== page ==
CHICAGO — When Kimberly Anderson brought her three daughters, Kayla, 13, KaLaya, 9, and Kyra, 7, here to the Kasparov Chess Foundation’s 8th annual All Girls Championships, her reason went beyond whatever trophies the girls might bring home.
She was actually thinking several years ahead — or, as chess enthusiasts might say, several moves ahead — to when the girls will be old enough to go to college.
And with good reason.
By winning the tournament, 15-year-old Alexandra Botez, a sophomore at Clackamas High School in Clackmas, Ore., took home a scholarship to the University of Texas at Dallas that is valued at $105,000.
This is the fourth year that UTD has offered the scholarship to the winner of the Under 18 section of the All Girls Championships and represents what tournament organizers say is a growing trend.
“It wasn’t so long ago that there weren’t chess scholarships,” says Glenn Panner, a national tournament director who served as chief tournament director for the event.
“Now, we have amazing schools like UTD that are so generous with giving these opportunities.”
Another such school is the University of Maryland Baltimore County, which offers a series of scholarships for highly rated players. One of the scholarships covers tuition and fees. Another covers tuition, fees, room and board. They are valued at $66,000 and $98,000 for non-Maryland residents, respectively.
UMBC officials say offering scholarships to top young chess players is just one way to attract the best and brightest students to their institution.
“The rarest commodity in the world is human intelligence, which is abundantly present in this room,” Dr. Tim Redman, founder and director of UTD’s chess program, told the 236 girls who played in the tournament in Chicago over the weekend.
He reminded the girls that there are easier ways to get a scholarship than winning a chess tournament: getting good grades, scoring well on the SAT and becoming a National Merit Scholar. But he said if the girls do win the UTD chess scholarship, instantly they will have 35 friends — members of the UTD chess team.
For parents like Anderson, an electrical engineer with the U.S. Navy, potential scholarships represent yet another benefit of playing chess.
“As much as I like sports, I think our children need to obtain academic scholarships or scholarships that really try to make them use their brain,” Anderson says.
Plus, there’s the practical matter of the growing cost of college.
“It’s essential for my children to get some type of scholarships to college,” she says. “I want them to work toward winning a scholarship because it’s very costly.”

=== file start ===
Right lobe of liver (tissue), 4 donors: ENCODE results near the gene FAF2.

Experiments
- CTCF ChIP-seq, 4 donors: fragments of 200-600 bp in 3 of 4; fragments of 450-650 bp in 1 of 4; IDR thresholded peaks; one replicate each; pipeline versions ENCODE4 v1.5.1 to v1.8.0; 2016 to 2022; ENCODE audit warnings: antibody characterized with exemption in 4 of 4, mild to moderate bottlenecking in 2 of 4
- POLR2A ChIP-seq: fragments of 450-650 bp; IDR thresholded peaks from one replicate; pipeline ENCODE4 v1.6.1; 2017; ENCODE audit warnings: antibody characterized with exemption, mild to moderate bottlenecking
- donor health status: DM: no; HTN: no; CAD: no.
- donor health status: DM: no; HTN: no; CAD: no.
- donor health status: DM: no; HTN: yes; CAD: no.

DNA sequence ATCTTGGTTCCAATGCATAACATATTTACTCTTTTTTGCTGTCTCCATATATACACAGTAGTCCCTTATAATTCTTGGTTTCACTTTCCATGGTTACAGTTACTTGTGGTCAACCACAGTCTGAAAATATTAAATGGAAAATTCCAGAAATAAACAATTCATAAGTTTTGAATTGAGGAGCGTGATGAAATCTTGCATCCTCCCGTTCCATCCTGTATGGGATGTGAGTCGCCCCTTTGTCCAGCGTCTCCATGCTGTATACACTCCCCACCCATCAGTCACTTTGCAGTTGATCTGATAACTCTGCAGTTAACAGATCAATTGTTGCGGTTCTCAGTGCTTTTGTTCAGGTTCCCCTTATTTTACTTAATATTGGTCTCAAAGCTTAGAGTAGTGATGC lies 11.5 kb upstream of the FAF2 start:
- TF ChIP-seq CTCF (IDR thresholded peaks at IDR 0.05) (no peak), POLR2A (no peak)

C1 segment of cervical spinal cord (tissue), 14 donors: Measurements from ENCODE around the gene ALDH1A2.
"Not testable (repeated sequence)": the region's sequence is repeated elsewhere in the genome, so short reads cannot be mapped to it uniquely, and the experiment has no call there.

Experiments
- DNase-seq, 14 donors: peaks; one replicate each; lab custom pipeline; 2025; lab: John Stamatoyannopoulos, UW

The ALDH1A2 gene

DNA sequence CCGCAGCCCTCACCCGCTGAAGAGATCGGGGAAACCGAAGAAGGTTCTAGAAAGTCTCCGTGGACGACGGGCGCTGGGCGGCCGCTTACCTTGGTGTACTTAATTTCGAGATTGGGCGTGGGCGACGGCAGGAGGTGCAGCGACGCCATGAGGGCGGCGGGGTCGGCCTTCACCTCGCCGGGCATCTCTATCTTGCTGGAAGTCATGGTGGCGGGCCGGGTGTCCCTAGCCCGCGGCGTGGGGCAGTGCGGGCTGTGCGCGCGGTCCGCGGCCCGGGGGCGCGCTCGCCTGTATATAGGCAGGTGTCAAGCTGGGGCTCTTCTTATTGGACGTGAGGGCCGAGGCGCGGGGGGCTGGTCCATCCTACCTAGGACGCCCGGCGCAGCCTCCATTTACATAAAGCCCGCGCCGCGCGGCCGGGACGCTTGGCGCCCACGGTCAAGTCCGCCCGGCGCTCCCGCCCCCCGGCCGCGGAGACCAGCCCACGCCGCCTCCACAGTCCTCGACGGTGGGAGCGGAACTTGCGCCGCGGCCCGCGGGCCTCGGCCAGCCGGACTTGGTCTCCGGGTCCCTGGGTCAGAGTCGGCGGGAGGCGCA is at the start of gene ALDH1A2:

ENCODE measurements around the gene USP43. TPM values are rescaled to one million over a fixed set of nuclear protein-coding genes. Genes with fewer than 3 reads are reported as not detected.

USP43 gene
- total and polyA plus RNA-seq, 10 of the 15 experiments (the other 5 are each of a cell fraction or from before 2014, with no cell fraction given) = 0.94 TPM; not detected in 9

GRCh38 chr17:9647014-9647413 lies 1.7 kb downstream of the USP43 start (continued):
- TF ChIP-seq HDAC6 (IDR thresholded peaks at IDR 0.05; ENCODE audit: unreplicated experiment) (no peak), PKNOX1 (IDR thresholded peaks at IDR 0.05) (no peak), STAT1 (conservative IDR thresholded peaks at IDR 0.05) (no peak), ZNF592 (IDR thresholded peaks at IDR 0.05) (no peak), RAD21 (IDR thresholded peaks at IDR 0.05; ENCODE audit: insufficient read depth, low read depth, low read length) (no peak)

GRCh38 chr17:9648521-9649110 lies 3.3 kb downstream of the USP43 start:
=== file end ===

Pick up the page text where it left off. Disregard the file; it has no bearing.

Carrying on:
Based on the girls’ affiliation with the chess team at their school, the Washington-Parks Academy in Redford, Mich., just outside of Detroit, the girls are on the right track.
The team came in second and fourth place in the Under 8 and Under 10 sections of the tournament, respectively. Kyra contributed three wins to her team’s score and Kayla contributed two.
The Washington-Parks team, which brought more than a dozen players to the tournament, represented perhaps the largest contingent from an urban school district at the tournament. The tournament attracted girls of all nationalities from 30 states and Canada.
Among the older girls with the Washington-Parks Academy team was Braya Hicks, 13. Scoring 3.5 out of a possible 6 points during the six-round match, Hicks came in 13th out of 36 in the Under 14 section, high enough to win one of the 15 trophies reserved for the top players. Hicks says playing chess has helped her academically.
“I’ve noticed that it really helps me in school, math-wise, analytical and critical thinking,” she says. Hicks plans to study sports medicine and physical therapy. She already has her sights set on Howard University because she would like to attend an HBCU.
HBCUs represent fertile ground for chess. A check of articles on The Chess Drum — a Web site devoted to highlighting chess activities within the African Diaspora — turned up only one 2006 article that mentioned HBCU.
“There are many activities popular at HBCUs, but chess has not traditionally been one of them,” the article lamented. “Chess still suffers from being perceived as an activity for high-class, brainy, White males.”